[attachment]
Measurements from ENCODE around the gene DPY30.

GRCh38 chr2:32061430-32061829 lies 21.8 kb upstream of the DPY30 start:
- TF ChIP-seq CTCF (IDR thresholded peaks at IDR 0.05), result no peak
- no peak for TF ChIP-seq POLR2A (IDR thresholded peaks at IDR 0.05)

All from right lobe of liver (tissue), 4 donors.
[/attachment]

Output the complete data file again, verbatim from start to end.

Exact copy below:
Measurements from ENCODE around the gene DPY30.

GRCh38 chr2:32061430-32061829 lies 21.8 kb upstream of the DPY30 start:
- TF ChIP-seq CTCF (IDR thresholded peaks at IDR 0.05), result no peak
- no peak for TF ChIP-seq POLR2A (IDR thresholded peaks at IDR 0.05)

All from right lobe of liver (tissue), 4 donors.